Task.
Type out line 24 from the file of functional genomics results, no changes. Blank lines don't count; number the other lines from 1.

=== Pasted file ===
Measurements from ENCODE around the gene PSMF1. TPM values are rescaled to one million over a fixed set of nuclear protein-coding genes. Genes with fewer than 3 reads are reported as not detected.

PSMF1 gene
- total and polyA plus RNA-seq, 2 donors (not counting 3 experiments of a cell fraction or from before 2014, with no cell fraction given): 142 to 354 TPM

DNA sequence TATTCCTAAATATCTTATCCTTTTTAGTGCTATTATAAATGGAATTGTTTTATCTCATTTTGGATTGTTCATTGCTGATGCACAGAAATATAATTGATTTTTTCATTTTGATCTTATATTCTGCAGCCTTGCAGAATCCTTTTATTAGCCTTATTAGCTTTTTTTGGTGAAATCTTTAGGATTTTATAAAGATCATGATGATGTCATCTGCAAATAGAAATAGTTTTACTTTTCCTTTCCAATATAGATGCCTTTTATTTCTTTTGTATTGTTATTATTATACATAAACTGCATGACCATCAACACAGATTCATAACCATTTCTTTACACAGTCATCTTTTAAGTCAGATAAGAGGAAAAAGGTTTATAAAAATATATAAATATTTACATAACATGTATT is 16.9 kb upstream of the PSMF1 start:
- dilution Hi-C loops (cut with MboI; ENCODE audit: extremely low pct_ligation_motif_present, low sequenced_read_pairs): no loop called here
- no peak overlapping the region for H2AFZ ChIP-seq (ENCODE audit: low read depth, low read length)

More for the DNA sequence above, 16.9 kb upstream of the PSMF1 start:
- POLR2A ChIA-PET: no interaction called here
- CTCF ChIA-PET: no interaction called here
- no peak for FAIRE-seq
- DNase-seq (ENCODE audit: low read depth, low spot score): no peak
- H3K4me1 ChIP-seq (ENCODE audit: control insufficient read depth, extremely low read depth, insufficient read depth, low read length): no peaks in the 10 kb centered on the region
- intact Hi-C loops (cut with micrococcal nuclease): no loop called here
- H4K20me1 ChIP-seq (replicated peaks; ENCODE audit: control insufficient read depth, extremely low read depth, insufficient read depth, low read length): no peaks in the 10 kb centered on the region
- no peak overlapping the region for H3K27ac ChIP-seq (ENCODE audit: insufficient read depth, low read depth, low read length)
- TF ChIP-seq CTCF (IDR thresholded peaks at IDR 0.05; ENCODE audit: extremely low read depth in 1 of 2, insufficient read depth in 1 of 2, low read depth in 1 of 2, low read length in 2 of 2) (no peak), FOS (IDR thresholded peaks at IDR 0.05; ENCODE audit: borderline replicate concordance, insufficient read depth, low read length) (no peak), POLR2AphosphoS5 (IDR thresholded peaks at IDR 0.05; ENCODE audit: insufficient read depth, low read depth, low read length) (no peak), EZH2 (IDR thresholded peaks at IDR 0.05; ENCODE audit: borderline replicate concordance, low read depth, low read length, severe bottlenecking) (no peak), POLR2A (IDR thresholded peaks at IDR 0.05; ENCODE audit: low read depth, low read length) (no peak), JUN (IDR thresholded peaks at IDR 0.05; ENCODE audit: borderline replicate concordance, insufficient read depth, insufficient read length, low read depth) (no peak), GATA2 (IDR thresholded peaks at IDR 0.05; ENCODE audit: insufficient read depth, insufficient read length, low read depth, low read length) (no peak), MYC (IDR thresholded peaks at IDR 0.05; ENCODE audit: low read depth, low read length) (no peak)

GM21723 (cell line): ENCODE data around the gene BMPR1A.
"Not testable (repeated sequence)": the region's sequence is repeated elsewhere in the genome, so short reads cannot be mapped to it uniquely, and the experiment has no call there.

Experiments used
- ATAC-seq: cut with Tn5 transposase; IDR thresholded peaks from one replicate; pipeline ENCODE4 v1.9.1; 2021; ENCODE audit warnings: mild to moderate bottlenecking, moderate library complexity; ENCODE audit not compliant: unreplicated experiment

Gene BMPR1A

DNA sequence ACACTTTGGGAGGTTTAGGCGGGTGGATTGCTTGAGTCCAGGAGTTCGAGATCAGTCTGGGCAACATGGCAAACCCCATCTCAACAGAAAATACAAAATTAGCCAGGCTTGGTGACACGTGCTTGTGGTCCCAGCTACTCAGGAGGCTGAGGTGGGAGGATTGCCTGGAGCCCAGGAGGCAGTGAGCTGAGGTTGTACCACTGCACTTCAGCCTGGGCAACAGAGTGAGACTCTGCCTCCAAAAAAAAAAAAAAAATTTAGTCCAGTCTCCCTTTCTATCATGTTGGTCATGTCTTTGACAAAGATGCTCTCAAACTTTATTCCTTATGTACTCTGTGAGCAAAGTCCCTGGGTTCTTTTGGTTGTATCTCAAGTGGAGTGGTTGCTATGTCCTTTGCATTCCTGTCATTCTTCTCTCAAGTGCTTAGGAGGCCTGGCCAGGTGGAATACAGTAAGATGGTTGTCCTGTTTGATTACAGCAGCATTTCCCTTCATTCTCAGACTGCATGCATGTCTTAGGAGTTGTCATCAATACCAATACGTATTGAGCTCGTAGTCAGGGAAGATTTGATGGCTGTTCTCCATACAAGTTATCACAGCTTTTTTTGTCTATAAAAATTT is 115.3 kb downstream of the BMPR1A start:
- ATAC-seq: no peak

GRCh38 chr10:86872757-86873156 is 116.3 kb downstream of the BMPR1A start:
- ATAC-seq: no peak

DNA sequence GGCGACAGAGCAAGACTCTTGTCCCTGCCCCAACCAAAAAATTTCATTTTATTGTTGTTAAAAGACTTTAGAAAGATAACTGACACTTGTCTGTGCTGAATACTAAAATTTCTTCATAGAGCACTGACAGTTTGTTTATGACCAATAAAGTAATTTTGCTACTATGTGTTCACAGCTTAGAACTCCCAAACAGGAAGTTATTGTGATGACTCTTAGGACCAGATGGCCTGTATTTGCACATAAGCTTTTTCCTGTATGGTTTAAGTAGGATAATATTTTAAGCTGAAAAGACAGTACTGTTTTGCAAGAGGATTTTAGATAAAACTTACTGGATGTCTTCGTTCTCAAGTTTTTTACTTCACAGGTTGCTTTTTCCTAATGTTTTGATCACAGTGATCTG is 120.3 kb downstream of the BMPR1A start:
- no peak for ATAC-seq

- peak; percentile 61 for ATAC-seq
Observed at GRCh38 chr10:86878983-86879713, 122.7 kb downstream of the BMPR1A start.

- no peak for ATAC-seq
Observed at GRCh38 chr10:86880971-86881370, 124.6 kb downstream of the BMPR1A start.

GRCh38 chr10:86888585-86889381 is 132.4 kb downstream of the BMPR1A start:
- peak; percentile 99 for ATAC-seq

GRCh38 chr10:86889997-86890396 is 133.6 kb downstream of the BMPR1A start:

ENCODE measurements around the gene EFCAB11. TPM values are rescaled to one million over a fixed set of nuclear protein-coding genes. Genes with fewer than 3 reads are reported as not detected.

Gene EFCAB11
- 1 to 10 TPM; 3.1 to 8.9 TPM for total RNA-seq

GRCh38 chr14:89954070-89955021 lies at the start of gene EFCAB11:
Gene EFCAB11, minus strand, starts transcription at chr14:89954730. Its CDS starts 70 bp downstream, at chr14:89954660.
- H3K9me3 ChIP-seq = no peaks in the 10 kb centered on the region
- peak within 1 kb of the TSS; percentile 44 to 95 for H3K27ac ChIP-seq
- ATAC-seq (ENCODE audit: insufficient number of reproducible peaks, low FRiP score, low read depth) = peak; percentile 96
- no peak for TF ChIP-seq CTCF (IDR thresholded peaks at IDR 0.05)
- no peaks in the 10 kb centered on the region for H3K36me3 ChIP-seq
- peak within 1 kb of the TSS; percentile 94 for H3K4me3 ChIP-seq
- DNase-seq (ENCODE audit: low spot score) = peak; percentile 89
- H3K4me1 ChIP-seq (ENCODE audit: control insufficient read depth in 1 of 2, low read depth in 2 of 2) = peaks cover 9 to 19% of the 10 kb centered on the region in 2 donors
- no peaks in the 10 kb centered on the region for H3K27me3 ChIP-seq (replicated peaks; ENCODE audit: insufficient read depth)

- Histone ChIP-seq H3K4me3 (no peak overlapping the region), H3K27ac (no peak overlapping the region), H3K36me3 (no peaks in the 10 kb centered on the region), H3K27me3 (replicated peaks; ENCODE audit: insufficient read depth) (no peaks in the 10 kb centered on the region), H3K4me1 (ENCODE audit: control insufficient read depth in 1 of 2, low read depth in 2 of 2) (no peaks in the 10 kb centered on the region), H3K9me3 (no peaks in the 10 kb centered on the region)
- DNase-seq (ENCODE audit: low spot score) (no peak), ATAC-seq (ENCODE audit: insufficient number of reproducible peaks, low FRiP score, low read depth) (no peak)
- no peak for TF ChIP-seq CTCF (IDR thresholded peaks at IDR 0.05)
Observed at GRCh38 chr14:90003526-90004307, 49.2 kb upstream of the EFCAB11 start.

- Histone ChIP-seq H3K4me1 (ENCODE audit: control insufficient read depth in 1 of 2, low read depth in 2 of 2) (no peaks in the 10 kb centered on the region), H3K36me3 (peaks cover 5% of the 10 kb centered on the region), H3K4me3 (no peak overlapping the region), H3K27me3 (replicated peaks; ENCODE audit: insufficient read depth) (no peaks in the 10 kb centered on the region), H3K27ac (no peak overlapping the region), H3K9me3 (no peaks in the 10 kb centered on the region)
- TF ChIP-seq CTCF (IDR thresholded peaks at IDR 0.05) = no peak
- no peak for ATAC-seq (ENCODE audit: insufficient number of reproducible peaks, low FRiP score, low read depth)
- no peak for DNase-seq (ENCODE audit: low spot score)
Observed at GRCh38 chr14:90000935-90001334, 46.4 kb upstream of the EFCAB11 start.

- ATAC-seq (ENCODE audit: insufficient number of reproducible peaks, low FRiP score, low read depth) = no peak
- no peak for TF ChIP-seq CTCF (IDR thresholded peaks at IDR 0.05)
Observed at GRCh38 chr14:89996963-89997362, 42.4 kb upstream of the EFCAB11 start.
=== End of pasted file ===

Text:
GRCh38 chr10:86872757-86873156 is 116.3 kb downstream of the BMPR1A start: